Sub: Conservation of Orchids in the North East India and its commercialization prospects
Youd be a wild orchid,
So full of life, colors alive,
Sprinkled with scarlett and purple,
An orchid with a soul different from them all
different to touch, to hold, to look at.
(From Poem “A Wild Orchid” by Lanie Alexandria Costeas ) God's own flowers… The orchids are the most exotic and fascinating flowers in the world. Due to their variety, rarity, mysticism they are always surrounded by the curiosity and love of people around the world. Orchids are perennial plants which are members of the largest family of plants - Orchidaceae. Orchis, a genus of European Orchids, lent the name to the entire family which has an extraordinary diversity of species. It is estimated that there are 450 genera with 25,000 species of orchids in the wild, 1 distributed throughout the world; the chief centres of distribution are Indo-Malaya, tropical America, Sikkim and Eastern Himalayas. Orchids form 9% of the flora of India. It is estimated that about 1300 species of 140 genera of orchids are found in our country. The North-East India (located between 87°32'E to 97°52'E latitude and 21° 34' N to 29°50'N latitude) is a genetic treasure house of plant, animal and microbial resources. The region forms a distinctive part of the Indo-Burma Hotspot which ranks the 6th among the 25 biodiversity hotspots of the world .North Eastern India owing to its peculiar gradient and varied climatic conditions contains largest group of temperate, sub-tropical orchids. There is much diversity among the members like large-flowered, terrestrial, epiphytic and also saprophytic orchids. The North-East India, due to its agro-climatic diversity and high humidity and rainfall, forms the richest orchid belt in the country. Of the estimated 1230 species of orchids known from India, 750-800 species occur in this region. A comparative analysis of distribution of orchid species with North-Eastern region revealed that the maximum diversity of orchids is found in Arunachal Pradesh followed by Sikkim, while it is the least in Tripura.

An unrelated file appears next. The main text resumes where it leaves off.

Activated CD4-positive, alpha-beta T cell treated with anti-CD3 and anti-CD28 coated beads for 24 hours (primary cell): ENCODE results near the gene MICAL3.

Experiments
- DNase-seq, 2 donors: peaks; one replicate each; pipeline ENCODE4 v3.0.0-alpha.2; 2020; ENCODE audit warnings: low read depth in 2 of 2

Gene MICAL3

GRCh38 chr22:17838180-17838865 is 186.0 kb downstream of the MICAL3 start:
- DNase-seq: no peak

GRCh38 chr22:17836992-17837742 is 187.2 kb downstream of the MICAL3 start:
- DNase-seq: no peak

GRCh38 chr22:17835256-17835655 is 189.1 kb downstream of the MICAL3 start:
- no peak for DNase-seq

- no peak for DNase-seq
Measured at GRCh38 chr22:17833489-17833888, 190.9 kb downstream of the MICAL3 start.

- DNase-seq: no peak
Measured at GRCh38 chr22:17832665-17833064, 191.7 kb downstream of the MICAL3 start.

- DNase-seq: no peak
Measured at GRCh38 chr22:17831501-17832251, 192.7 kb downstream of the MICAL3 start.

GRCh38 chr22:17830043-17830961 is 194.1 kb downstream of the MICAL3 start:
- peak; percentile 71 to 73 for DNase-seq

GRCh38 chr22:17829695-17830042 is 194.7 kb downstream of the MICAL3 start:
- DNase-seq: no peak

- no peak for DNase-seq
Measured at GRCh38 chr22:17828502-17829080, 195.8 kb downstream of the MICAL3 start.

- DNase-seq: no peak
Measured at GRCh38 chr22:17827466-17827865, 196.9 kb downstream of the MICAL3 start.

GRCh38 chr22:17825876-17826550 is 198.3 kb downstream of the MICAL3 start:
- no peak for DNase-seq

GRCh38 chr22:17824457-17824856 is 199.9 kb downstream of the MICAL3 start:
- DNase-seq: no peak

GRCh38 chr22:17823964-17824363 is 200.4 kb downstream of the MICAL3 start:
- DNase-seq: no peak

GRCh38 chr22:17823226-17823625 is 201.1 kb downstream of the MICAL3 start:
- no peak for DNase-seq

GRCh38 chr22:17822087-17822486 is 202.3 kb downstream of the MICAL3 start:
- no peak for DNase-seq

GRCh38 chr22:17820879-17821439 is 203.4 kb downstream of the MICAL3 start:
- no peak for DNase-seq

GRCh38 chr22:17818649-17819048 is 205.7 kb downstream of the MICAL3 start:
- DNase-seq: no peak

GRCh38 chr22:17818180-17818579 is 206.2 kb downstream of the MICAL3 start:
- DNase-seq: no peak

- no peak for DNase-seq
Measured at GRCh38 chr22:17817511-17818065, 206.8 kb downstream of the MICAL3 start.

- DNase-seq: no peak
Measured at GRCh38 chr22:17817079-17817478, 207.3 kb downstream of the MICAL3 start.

A recent survey found that about 70 orchid species, out of the total, which grow in the region are on the verge of extinction. Some species in the genera like Arundina , 2 Cymbidium, Coelogyne, Dendrobium, Paphiopedilum, Renanthera, and Vanda are almost extinct. The provisional list of 150 endangered plants of India includes many orchids like Acanthephippium sylhetense, Anoectochilus sikkimensis, Aphyllorchis montana, Arachnanthe clarkei, Arundina graminifolio, Cymbidium macrorhizon, Dendrobium densiforum, Didiciea cunninghamii, Eria crassicaulis, Galeola lindleyana, Gastrodia Exilis, Paphiopedilum fairanum, P. druryi, Pleione humilis, Renanthera imschootiana, Vanda coerulea, V. pumila and V. roxburghi.
Causes of extinction of Orchid population:
Experts state that northeast India has been identified as one of 18 'hot spot' areas in the world (areas in serious distress) in terms of the threat faced by the existing flora and fauna. Agricultural scientists have warned that certain species of exotic orchids, found in northeast India, are now severely depleted mainly due to wide spread deforestation and reckless smuggling. Deforestation through various means, including burning and cutting down forest trees for timber, has been the major cause for the depletion of orchids. Other factors affecting orchid loss include the improper use of land, unscientific 3 cultivation (Jhuming), and the general exploitation of natural resources. Dealing in orchids has always been a lucrative...
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